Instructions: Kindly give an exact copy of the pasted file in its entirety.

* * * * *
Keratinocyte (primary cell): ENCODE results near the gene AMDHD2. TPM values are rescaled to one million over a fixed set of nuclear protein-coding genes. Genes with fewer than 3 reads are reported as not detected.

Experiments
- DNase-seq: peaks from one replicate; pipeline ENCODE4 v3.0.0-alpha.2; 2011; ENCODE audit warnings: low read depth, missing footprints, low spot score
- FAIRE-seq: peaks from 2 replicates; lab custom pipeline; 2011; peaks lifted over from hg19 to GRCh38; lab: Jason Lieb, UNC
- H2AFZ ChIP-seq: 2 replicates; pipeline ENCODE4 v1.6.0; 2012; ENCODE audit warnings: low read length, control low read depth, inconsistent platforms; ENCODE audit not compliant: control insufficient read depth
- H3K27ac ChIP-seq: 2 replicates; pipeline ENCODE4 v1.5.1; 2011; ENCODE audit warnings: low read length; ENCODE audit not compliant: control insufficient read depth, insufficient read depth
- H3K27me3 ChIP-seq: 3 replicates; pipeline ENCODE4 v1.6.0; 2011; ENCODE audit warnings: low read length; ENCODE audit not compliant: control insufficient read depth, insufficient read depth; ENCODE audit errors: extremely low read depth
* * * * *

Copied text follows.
Keratinocyte (primary cell): ENCODE results near the gene AMDHD2. TPM values are rescaled to one million over a fixed set of nuclear protein-coding genes. Genes with fewer than 3 reads are reported as not detected.

Experiments
- DNase-seq: peaks from one replicate; pipeline ENCODE4 v3.0.0-alpha.2; 2011; ENCODE audit warnings: low read depth, missing footprints, low spot score
- FAIRE-seq: peaks from 2 replicates; lab custom pipeline; 2011; peaks lifted over from hg19 to GRCh38; lab: Jason Lieb, UNC
- H2AFZ ChIP-seq: 2 replicates; pipeline ENCODE4 v1.6.0; 2012; ENCODE audit warnings: low read length, control low read depth, inconsistent platforms; ENCODE audit not compliant: control insufficient read depth
- H3K27ac ChIP-seq: 2 replicates; pipeline ENCODE4 v1.5.1; 2011; ENCODE audit warnings: low read length; ENCODE audit not compliant: control insufficient read depth, insufficient read depth
- H3K27me3 ChIP-seq: 3 replicates; pipeline ENCODE4 v1.6.0; 2011; ENCODE audit warnings: low read length; ENCODE audit not compliant: control insufficient read depth, insufficient read depth; ENCODE audit errors: extremely low read depth